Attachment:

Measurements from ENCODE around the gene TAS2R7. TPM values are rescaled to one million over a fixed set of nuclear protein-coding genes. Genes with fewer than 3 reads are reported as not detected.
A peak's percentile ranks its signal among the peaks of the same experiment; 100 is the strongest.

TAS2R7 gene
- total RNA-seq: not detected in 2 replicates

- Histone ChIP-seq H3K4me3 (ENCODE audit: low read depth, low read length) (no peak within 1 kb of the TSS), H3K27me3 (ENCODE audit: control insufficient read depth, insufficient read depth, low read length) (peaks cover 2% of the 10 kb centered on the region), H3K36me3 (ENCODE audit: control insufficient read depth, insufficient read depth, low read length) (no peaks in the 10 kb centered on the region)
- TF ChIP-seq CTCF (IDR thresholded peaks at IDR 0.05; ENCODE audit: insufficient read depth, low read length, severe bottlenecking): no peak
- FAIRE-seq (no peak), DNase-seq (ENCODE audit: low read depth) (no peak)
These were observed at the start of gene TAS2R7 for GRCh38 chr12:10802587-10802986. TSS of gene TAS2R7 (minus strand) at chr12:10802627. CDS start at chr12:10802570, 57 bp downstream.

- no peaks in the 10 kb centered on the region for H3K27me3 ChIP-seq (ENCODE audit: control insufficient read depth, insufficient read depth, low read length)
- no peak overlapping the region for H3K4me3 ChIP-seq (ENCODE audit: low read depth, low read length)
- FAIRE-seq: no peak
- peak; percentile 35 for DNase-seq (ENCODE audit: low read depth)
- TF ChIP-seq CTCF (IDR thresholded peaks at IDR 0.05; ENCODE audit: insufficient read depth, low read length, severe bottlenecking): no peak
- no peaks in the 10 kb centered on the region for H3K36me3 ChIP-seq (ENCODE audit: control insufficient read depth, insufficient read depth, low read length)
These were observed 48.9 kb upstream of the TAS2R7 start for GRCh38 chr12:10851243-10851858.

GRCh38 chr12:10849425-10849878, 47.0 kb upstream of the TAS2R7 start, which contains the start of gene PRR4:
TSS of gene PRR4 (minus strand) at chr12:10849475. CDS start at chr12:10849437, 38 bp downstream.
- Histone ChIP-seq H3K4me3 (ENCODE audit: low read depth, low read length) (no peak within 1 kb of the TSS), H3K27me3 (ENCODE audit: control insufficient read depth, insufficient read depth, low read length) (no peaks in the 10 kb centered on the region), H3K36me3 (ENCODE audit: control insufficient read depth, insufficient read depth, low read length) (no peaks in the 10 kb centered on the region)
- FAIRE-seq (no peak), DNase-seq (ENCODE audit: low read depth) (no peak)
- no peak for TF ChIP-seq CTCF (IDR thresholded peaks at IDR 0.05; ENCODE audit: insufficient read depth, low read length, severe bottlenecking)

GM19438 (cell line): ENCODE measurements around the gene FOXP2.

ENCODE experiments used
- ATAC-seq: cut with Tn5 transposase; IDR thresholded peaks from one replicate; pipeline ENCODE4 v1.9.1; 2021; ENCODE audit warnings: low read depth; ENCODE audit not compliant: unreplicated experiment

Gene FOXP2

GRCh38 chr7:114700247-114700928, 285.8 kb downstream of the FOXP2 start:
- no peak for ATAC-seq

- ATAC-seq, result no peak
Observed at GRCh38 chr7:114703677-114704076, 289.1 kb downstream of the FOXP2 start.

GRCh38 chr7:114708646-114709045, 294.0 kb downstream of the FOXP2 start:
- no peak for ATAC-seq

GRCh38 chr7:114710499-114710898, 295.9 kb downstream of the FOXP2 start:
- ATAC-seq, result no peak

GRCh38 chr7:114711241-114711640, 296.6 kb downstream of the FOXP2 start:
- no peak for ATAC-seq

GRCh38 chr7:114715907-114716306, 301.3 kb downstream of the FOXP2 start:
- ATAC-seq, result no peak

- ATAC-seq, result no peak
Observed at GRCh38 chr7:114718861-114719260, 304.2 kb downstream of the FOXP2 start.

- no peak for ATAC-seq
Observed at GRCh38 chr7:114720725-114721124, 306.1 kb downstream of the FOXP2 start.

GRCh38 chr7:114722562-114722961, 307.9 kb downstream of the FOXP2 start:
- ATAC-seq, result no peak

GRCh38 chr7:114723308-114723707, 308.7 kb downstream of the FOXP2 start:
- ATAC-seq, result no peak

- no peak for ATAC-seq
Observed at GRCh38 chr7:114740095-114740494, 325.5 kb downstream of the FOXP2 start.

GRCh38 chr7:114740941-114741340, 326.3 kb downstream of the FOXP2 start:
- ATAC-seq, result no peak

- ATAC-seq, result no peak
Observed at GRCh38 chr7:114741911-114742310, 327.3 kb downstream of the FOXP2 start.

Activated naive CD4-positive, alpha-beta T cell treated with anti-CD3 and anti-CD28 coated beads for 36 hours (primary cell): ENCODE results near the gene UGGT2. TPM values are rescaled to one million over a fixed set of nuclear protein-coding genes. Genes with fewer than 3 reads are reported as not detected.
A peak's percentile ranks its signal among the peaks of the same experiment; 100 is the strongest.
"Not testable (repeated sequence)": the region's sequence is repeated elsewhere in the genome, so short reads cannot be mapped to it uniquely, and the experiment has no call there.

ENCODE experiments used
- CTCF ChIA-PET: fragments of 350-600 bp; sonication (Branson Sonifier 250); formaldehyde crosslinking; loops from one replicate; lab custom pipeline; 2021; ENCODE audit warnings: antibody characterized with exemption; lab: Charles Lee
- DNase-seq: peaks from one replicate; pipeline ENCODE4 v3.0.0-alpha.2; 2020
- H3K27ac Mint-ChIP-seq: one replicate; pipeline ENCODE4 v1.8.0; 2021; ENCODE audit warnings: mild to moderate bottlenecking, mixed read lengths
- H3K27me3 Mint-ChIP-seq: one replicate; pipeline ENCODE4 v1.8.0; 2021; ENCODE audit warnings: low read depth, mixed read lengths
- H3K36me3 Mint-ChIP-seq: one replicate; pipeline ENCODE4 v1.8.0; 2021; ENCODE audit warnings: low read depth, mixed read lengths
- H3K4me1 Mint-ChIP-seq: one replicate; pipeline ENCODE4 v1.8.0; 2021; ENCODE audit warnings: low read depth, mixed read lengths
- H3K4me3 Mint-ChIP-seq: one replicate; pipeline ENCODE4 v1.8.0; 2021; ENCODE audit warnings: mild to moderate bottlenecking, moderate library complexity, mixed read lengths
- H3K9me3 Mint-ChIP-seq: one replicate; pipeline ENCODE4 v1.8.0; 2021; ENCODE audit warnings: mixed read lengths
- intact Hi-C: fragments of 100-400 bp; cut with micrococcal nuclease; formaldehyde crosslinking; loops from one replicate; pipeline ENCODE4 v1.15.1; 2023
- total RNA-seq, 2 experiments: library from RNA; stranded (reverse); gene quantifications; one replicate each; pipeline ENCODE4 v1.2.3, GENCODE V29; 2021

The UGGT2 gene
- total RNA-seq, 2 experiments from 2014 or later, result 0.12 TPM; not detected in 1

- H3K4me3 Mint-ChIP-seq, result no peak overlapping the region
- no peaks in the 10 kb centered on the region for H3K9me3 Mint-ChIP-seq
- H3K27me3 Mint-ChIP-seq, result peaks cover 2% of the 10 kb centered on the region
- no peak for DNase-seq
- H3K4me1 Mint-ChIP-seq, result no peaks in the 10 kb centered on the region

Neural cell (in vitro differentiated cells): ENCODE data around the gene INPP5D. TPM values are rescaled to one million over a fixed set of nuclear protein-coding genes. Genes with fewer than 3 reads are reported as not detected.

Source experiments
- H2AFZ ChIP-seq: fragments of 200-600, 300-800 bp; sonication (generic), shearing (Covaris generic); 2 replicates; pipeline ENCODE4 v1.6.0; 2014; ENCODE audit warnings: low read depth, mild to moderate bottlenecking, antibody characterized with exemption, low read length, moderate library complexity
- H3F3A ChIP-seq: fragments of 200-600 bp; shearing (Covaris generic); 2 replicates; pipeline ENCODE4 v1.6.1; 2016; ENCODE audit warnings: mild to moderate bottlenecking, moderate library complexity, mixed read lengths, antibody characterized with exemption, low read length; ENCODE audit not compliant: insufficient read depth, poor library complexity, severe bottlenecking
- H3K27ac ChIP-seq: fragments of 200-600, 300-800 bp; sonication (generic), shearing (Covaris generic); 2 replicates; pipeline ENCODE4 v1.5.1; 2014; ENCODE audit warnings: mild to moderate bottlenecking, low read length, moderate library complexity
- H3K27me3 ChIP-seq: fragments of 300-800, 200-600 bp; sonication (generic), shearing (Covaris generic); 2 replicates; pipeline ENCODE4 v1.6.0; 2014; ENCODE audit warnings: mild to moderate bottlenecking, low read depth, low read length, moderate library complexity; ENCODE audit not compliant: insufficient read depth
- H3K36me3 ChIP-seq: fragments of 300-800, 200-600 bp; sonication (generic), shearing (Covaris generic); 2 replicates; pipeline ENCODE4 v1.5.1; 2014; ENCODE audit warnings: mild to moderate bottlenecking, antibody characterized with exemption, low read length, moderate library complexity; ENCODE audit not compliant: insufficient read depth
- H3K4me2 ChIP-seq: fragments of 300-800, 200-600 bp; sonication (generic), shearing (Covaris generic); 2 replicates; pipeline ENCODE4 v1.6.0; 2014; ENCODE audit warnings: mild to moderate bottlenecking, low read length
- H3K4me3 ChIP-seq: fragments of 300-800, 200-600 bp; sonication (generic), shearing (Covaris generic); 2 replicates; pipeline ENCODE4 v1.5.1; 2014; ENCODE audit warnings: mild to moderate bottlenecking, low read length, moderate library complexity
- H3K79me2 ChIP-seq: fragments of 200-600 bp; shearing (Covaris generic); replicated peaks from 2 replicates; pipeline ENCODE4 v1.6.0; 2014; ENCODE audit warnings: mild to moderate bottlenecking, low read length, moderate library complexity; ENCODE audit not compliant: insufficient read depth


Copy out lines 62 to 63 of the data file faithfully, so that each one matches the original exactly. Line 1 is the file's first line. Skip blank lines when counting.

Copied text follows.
- H3K9me3 Mint-ChIP-seq: one replicate; pipeline ENCODE4 v1.8.0; 2021; ENCODE audit warnings: mixed read lengths
- intact Hi-C: fragments of 100-400 bp; cut with micrococcal nuclease; formaldehyde crosslinking; loops from one replicate; pipeline ENCODE4 v1.15.1; 2023